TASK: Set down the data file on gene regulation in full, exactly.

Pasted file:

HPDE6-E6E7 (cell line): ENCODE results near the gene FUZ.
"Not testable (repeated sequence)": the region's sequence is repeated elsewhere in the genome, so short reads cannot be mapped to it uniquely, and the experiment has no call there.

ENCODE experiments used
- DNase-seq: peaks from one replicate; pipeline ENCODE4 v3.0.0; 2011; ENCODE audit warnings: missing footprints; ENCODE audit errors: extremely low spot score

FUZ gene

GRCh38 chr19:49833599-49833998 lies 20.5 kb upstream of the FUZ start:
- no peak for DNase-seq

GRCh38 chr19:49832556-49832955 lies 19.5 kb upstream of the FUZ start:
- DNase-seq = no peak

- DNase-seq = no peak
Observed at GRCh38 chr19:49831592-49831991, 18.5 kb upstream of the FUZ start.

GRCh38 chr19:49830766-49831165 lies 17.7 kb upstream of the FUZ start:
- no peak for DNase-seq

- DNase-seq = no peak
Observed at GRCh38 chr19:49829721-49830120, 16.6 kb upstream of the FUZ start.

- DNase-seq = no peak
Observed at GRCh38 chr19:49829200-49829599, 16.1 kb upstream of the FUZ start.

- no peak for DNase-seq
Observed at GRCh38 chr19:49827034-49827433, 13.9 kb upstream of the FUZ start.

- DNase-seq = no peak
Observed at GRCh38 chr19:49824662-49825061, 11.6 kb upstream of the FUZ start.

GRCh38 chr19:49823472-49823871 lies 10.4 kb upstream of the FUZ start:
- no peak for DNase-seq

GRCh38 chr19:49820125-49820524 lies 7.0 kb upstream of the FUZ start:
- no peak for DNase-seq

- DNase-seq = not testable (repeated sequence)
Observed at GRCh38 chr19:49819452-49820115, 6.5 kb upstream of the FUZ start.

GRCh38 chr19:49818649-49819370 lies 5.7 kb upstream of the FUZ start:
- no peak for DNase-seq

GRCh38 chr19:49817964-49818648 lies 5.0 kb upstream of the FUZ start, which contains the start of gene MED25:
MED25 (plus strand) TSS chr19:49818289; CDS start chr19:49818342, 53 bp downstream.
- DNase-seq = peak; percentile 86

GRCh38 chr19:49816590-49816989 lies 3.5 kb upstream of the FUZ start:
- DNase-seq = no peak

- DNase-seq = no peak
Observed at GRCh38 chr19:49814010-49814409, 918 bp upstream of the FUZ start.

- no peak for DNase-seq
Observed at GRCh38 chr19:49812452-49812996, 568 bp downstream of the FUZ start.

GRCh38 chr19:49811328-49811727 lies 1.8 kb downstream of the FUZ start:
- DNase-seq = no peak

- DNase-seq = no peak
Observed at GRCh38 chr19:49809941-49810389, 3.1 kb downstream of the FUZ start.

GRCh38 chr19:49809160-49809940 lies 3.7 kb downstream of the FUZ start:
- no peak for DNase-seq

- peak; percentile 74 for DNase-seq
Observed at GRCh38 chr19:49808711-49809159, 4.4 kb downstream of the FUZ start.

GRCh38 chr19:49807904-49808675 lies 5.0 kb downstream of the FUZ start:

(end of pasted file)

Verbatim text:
HPDE6-E6E7 (cell line): ENCODE results near the gene FUZ.
"Not testable (repeated sequence)": the region's sequence is repeated elsewhere in the genome, so short reads cannot be mapped to it uniquely, and the experiment has no call there.

ENCODE experiments used
- DNase-seq: peaks from one replicate; pipeline ENCODE4 v3.0.0; 2011; ENCODE audit warnings: missing footprints; ENCODE audit errors: extremely low spot score

FUZ gene

GRCh38 chr19:49833599-49833998 lies 20.5 kb upstream of the FUZ start:
- no peak for DNase-seq

GRCh38 chr19:49832556-49832955 lies 19.5 kb upstream of the FUZ start:
- DNase-seq = no peak

- DNase-seq = no peak
Observed at GRCh38 chr19:49831592-49831991, 18.5 kb upstream of the FUZ start.

GRCh38 chr19:49830766-49831165 lies 17.7 kb upstream of the FUZ start:
- no peak for DNase-seq

- DNase-seq = no peak
Observed at GRCh38 chr19:49829721-49830120, 16.6 kb upstream of the FUZ start.

- DNase-seq = no peak
Observed at GRCh38 chr19:49829200-49829599, 16.1 kb upstream of the FUZ start.

- no peak for DNase-seq
Observed at GRCh38 chr19:49827034-49827433, 13.9 kb upstream of the FUZ start.

- DNase-seq = no peak
Observed at GRCh38 chr19:49824662-49825061, 11.6 kb upstream of the FUZ start.

GRCh38 chr19:49823472-49823871 lies 10.4 kb upstream of the FUZ start:
- no peak for DNase-seq

GRCh38 chr19:49820125-49820524 lies 7.0 kb upstream of the FUZ start:
- no peak for DNase-seq

- DNase-seq = not testable (repeated sequence)
Observed at GRCh38 chr19:49819452-49820115, 6.5 kb upstream of the FUZ start.

GRCh38 chr19:49818649-49819370 lies 5.7 kb upstream of the FUZ start:
- no peak for DNase-seq

GRCh38 chr19:49817964-49818648 lies 5.0 kb upstream of the FUZ start, which contains the start of gene MED25:
MED25 (plus strand) TSS chr19:49818289; CDS start chr19:49818342, 53 bp downstream.
- DNase-seq = peak; percentile 86

GRCh38 chr19:49816590-49816989 lies 3.5 kb upstream of the FUZ start:
- DNase-seq = no peak

- DNase-seq = no peak
Observed at GRCh38 chr19:49814010-49814409, 918 bp upstream of the FUZ start.

- no peak for DNase-seq
Observed at GRCh38 chr19:49812452-49812996, 568 bp downstream of the FUZ start.

GRCh38 chr19:49811328-49811727 lies 1.8 kb downstream of the FUZ start:
- DNase-seq = no peak

- DNase-seq = no peak
Observed at GRCh38 chr19:49809941-49810389, 3.1 kb downstream of the FUZ start.

GRCh38 chr19:49809160-49809940 lies 3.7 kb downstream of the FUZ start:
- no peak for DNase-seq

- peak; percentile 74 for DNase-seq
Observed at GRCh38 chr19:49808711-49809159, 4.4 kb downstream of the FUZ start.

GRCh38 chr19:49807904-49808675 lies 5.0 kb downstream of the FUZ start: